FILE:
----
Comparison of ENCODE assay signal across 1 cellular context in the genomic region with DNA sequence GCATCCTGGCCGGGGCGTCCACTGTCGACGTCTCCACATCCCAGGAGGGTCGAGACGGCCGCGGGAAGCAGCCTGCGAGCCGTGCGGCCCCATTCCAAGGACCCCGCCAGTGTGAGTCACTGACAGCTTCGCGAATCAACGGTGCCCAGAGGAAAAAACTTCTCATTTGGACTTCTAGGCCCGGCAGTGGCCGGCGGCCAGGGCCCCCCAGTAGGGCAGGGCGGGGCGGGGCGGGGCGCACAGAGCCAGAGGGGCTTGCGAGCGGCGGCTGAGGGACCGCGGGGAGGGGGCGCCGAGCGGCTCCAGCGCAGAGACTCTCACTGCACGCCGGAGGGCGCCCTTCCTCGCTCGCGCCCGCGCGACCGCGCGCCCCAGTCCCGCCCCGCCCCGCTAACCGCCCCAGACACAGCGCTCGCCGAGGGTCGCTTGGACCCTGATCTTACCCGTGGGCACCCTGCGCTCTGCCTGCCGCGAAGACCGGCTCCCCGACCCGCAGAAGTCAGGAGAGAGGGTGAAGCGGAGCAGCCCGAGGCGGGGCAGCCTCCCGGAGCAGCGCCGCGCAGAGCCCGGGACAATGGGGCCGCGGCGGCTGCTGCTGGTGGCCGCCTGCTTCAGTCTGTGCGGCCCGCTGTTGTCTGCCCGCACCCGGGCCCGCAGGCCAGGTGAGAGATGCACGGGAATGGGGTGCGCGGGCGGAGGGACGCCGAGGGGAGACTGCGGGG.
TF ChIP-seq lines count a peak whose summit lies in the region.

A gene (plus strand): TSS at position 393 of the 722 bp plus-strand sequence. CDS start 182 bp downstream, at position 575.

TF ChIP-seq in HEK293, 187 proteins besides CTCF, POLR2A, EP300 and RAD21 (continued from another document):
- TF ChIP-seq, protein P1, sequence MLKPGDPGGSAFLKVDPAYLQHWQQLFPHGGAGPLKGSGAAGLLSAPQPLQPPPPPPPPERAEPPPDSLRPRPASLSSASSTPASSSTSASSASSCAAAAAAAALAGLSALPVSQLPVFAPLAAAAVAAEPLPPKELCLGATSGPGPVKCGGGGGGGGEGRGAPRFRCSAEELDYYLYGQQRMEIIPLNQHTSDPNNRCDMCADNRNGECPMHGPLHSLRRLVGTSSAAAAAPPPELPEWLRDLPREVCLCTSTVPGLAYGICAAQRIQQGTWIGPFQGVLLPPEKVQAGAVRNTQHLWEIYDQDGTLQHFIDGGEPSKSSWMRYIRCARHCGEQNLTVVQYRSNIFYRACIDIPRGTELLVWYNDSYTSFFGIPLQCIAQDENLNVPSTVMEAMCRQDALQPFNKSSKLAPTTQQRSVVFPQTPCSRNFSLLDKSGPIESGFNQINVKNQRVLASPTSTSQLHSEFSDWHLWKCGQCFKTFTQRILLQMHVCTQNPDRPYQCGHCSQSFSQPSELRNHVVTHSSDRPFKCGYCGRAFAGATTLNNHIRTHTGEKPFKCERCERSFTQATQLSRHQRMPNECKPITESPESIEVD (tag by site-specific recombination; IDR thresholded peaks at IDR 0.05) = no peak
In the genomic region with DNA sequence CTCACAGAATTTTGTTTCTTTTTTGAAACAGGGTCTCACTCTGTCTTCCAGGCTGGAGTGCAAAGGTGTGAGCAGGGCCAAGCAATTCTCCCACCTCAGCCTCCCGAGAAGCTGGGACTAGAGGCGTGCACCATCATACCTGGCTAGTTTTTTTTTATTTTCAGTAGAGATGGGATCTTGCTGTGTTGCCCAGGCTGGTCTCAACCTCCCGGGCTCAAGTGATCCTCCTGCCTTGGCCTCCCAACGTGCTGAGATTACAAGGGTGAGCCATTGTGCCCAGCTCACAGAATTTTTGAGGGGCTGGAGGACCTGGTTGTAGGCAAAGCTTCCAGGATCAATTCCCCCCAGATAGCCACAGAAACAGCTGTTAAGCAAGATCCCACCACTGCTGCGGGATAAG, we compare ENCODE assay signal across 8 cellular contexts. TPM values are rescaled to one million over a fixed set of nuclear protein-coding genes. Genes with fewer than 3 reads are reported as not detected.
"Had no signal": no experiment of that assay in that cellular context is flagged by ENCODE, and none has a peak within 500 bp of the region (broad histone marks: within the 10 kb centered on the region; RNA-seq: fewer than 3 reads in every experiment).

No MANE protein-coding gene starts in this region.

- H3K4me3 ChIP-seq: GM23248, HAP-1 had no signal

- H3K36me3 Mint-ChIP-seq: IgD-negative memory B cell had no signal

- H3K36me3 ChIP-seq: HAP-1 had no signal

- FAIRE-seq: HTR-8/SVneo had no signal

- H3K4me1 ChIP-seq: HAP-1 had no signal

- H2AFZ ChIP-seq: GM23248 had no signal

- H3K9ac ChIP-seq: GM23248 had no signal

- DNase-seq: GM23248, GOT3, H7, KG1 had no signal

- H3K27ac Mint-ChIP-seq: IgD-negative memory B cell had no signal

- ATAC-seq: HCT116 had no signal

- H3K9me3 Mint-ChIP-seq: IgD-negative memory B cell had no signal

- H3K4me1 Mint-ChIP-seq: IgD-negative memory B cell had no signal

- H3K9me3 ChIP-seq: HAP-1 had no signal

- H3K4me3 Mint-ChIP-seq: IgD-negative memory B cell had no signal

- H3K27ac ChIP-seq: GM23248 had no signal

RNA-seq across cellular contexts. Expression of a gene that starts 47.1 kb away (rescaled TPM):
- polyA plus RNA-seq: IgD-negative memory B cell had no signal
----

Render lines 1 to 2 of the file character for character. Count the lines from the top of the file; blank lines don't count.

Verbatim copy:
Comparison of ENCODE assay signal across 1 cellular context in the genomic region with DNA sequence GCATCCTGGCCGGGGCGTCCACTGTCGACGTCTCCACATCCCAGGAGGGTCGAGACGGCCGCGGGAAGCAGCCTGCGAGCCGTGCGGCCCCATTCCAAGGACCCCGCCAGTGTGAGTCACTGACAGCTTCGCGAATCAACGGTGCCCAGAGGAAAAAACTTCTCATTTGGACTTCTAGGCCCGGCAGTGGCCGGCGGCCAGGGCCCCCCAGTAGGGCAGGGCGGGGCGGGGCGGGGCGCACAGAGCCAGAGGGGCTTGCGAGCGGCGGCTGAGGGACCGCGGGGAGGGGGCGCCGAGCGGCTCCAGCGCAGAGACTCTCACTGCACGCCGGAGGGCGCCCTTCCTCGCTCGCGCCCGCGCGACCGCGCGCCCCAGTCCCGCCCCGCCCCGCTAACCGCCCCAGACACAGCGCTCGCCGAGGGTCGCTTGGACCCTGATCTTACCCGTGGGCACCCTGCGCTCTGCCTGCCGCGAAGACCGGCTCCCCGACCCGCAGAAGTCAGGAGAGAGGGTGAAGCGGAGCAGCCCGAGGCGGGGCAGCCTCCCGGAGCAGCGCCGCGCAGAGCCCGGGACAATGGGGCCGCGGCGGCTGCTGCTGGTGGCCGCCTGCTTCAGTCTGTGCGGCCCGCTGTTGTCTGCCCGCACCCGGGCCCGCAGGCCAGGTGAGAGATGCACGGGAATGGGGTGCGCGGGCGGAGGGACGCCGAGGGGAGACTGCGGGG.
TF ChIP-seq lines count a peak whose summit lies in the region.